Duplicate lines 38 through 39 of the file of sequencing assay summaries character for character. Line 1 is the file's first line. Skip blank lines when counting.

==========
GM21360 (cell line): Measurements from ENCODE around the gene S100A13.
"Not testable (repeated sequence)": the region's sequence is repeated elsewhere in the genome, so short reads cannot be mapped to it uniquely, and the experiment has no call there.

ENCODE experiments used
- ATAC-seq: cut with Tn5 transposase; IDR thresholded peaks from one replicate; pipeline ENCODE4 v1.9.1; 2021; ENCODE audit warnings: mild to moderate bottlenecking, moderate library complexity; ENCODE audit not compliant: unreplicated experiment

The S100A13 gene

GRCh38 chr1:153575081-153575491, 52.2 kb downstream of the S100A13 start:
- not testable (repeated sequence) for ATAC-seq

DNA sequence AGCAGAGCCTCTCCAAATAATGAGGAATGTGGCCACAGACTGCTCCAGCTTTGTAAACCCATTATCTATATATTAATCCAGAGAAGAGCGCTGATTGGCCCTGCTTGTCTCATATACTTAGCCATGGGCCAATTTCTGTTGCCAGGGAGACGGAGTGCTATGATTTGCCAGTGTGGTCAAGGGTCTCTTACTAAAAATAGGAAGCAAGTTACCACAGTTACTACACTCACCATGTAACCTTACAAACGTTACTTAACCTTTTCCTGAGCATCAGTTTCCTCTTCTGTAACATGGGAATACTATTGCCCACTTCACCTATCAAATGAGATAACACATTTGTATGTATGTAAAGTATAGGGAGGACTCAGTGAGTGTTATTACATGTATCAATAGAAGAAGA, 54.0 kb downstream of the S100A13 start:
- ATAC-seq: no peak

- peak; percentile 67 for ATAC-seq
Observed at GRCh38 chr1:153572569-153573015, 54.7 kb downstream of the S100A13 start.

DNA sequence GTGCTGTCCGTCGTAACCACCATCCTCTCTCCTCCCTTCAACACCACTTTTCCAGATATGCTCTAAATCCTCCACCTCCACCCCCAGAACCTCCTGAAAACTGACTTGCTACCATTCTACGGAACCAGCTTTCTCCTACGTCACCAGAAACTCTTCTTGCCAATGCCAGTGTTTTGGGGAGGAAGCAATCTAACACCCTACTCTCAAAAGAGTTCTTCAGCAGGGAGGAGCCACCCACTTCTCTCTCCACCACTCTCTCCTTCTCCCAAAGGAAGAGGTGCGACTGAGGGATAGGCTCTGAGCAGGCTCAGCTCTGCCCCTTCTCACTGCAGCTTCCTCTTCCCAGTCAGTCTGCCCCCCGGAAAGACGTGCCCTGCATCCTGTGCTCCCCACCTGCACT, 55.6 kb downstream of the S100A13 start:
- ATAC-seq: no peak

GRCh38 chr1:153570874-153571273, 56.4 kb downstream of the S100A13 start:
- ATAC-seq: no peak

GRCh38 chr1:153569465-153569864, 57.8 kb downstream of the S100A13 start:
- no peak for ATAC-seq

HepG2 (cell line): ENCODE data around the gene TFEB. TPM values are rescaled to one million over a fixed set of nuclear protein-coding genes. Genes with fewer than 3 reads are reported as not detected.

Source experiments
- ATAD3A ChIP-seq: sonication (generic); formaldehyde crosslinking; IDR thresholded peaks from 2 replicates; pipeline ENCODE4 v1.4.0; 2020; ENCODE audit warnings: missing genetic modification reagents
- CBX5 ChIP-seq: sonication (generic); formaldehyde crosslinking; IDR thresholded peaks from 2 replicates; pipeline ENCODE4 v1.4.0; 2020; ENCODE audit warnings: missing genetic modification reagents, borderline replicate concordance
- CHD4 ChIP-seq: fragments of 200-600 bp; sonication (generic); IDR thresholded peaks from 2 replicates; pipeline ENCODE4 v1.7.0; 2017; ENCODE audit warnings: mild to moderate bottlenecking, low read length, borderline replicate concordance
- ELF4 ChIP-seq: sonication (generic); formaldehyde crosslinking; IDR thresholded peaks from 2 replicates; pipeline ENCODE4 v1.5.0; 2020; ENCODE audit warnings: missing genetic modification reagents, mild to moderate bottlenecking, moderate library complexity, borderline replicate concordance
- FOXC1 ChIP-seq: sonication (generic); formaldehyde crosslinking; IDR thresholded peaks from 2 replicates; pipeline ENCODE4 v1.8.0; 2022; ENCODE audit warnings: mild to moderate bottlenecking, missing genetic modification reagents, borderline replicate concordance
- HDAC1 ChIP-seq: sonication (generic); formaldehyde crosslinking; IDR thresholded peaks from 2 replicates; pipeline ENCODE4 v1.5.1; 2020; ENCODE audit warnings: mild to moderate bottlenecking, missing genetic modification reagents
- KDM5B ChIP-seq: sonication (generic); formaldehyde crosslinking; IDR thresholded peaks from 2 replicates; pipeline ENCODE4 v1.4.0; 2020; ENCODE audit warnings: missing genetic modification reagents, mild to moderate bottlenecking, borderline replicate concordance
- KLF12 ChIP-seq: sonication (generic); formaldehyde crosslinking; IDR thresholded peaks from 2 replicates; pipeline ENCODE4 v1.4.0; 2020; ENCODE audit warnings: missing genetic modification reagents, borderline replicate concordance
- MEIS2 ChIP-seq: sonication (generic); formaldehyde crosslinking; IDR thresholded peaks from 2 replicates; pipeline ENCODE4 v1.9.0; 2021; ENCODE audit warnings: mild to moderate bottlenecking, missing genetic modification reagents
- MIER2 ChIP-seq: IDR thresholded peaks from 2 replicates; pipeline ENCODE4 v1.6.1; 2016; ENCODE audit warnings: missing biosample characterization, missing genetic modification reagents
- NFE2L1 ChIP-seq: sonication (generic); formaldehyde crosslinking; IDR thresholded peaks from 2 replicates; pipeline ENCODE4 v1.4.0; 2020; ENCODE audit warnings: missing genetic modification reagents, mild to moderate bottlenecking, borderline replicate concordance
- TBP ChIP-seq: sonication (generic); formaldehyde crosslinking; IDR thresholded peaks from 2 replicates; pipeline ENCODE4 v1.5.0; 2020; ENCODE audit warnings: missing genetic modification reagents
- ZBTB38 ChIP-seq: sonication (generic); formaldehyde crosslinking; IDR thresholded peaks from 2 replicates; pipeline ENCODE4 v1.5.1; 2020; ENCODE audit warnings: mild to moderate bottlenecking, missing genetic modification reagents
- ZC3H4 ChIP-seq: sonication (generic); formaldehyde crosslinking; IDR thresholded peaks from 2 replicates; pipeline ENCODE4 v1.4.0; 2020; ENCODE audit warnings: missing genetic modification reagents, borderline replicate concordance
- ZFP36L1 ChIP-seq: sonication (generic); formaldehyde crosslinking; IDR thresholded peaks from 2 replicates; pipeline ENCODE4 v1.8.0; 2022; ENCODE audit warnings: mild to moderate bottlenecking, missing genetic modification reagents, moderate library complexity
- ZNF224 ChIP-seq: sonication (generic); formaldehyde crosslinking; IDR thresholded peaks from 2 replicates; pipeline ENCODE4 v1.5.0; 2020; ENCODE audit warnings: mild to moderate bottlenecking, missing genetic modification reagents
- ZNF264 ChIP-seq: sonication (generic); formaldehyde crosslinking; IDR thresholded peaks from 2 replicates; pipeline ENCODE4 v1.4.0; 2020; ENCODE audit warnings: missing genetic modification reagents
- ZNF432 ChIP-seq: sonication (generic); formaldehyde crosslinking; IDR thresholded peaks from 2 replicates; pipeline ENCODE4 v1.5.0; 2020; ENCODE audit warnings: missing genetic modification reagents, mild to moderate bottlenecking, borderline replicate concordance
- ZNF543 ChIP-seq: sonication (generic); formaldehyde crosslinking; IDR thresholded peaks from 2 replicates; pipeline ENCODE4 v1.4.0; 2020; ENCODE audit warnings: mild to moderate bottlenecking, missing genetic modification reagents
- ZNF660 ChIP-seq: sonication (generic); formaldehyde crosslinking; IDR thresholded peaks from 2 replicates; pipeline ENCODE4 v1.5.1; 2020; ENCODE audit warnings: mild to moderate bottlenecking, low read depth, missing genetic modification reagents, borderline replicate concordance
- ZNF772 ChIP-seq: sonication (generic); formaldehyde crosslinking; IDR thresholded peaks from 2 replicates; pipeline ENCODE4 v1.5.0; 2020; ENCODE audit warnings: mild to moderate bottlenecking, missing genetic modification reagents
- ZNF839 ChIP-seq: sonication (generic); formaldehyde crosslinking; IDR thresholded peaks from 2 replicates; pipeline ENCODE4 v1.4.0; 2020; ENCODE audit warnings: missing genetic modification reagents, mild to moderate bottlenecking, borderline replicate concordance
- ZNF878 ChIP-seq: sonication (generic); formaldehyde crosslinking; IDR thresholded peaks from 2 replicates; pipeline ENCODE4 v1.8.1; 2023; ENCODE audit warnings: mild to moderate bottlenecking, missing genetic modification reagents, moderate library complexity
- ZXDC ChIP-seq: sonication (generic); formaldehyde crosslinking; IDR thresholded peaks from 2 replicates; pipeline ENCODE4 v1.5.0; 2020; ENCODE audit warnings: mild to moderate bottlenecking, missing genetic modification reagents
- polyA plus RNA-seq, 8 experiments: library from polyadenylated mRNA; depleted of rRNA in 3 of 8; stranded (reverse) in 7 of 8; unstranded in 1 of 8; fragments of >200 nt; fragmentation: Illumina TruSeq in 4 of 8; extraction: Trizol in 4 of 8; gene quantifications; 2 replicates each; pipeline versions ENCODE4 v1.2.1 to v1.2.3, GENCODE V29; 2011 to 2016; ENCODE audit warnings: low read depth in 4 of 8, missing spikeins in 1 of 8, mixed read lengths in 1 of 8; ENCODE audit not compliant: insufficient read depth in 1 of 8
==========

- ZNF543 ChIP-seq: sonication (generic); formaldehyde crosslinking; IDR thresholded peaks from 2 replicates; pipeline ENCODE4 v1.4.0; 2020; ENCODE audit warnings: mild to moderate bottlenecking, missing genetic modification reagents
- ZNF660 ChIP-seq: sonication (generic); formaldehyde crosslinking; IDR thresholded peaks from 2 replicates; pipeline ENCODE4 v1.5.1; 2020; ENCODE audit warnings: mild to moderate bottlenecking, low read depth, missing genetic modification reagents, borderline replicate concordance